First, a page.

NPR News - Tue, 2014-07-22 08:44

The agency said commercial jets were banned from flying to Israel for 24 hours, after it received reports of a rocket strike close to the airport. Some international carriers also canceled flights.

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Appeals Court Strikes Down Subsidies In Federal Health Exchange

NPR News - Tue, 2014-07-22 08:31

If the decision stands, at least 5 million Americans would face an insurance premium increases of at least 76 percent, according to one estimate. The case could wind up in the Supreme Court.

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Tweeting From A Conflict Zone: Does It Help Or Hurt News Reporting?

NPR News - Tue, 2014-07-22 08:07

As Gaza, Ukraine and Syria trend on Twitter, has social media changed the way conflicts are covered? Host Michel Martin finds out from reporter Anne Barnard and Peter Bouckaert of Human Rights Watch.

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For Pregnant Women, New Guidelines Aim To Reduce Workplace Discrimination

NPR News - Tue, 2014-07-22 08:07

More than 35 years after the Pregnancy Discrimination Act was passed by Congress, the Equal Employment Opportunity Commission (EEOC) has updated their guidelines. Host Michel Martin learns more.

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Hospital agrees to pay $190 million for recorded exams

Marketplace - American Public Media - Tue, 2014-07-22 07:00

Johns Hopkins Health System has agreed pay $190 million to 8,000 women who were patients of a gynecologist found to be secretly recording their exams.

The women’s faces aren’t visible in the recordings and police don’t believe the images have been shared, but they have been traumatized nonetheless, says plaintiffs’ attorney Jonathan Schochor.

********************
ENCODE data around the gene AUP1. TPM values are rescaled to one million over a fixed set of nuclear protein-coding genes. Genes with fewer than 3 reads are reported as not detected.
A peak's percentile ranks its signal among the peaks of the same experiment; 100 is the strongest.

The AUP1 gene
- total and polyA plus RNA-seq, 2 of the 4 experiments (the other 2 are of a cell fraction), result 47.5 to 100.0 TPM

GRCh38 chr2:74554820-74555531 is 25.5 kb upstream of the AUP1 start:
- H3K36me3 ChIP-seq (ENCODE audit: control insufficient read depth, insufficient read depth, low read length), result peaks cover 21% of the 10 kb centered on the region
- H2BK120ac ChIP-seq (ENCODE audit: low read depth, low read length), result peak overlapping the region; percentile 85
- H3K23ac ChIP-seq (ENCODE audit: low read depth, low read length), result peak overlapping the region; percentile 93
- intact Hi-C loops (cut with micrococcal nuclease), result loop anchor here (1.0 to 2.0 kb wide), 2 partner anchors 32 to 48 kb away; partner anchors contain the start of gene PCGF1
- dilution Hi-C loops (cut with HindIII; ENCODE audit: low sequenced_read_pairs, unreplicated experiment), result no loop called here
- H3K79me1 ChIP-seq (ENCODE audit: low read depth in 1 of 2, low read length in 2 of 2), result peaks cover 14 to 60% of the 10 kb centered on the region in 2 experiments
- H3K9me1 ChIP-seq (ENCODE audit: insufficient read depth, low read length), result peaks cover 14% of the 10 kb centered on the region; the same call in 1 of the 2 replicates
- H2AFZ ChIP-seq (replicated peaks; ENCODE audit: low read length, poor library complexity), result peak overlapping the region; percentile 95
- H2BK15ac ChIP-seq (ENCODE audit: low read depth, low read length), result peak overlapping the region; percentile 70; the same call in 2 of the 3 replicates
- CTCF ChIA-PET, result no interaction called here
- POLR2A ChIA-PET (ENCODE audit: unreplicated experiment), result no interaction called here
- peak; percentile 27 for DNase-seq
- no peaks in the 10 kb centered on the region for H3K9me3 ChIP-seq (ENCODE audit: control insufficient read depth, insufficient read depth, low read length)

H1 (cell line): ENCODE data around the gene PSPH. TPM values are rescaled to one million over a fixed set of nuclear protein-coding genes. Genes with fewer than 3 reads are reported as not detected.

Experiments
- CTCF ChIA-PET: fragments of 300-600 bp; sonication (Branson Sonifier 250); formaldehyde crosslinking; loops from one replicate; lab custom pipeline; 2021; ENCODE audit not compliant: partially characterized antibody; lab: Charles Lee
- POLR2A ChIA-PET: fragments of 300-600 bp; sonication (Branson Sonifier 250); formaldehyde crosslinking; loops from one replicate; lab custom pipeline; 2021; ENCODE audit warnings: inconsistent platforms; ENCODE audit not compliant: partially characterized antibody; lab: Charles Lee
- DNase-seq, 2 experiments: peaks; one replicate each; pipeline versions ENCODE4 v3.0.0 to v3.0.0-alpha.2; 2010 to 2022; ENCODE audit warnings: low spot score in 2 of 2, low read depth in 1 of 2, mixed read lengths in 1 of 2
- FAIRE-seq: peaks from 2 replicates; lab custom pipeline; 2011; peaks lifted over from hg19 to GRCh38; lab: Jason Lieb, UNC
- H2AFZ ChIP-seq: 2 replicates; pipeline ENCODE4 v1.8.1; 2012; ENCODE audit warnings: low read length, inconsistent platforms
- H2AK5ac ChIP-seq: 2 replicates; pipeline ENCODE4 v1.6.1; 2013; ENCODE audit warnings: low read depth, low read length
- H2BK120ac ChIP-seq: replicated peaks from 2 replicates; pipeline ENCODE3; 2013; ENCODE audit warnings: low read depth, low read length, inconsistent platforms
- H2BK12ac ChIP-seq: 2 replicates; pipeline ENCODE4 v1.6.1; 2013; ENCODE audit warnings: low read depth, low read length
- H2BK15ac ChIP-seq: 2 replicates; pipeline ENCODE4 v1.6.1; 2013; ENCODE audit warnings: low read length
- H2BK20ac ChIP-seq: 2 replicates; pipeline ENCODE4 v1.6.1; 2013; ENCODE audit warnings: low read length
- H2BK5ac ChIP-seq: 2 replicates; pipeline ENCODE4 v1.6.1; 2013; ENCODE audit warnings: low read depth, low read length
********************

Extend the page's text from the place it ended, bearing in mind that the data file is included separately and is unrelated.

“They stopped seeing their doctors,” he said at a press conference on Monday. “They stopped taking their children to see doctors. They refuse to see a male OBGYN. Many refuse to see any OBGYN.”

If the settlement were divided equally, each woman might receive roughly $24,000, but compensation will be made after reviewing each patient’s case.

“T­­­he question is how do [they] allocate that fairly among the victims?” says J.B. Silvers, a former insurance executive and a professor at Case Western Reserve University's Weatherhead School of Management.

Counseling costs or lost wages might be taken into account. But Silvers says it’s a tricky, delicate problem trying to determine the amount of trauma each women may have suffered, especially with so many victims.

“We’ve done this with the World Trade Center, for instance, so this process isn’t new,” Silvers says. 

The doctor accused of making the recordings committed suicide after being discovered last year.

U.S. Appeals Courts Issue Conflicting Decisions On Obamacare Subsidies

NPR News - Tue, 2014-07-22 06:37

One panel threw out subsidies in the 36 states that did not set up their own insurance exchanges. Another said the IRS rule that set them up was legal.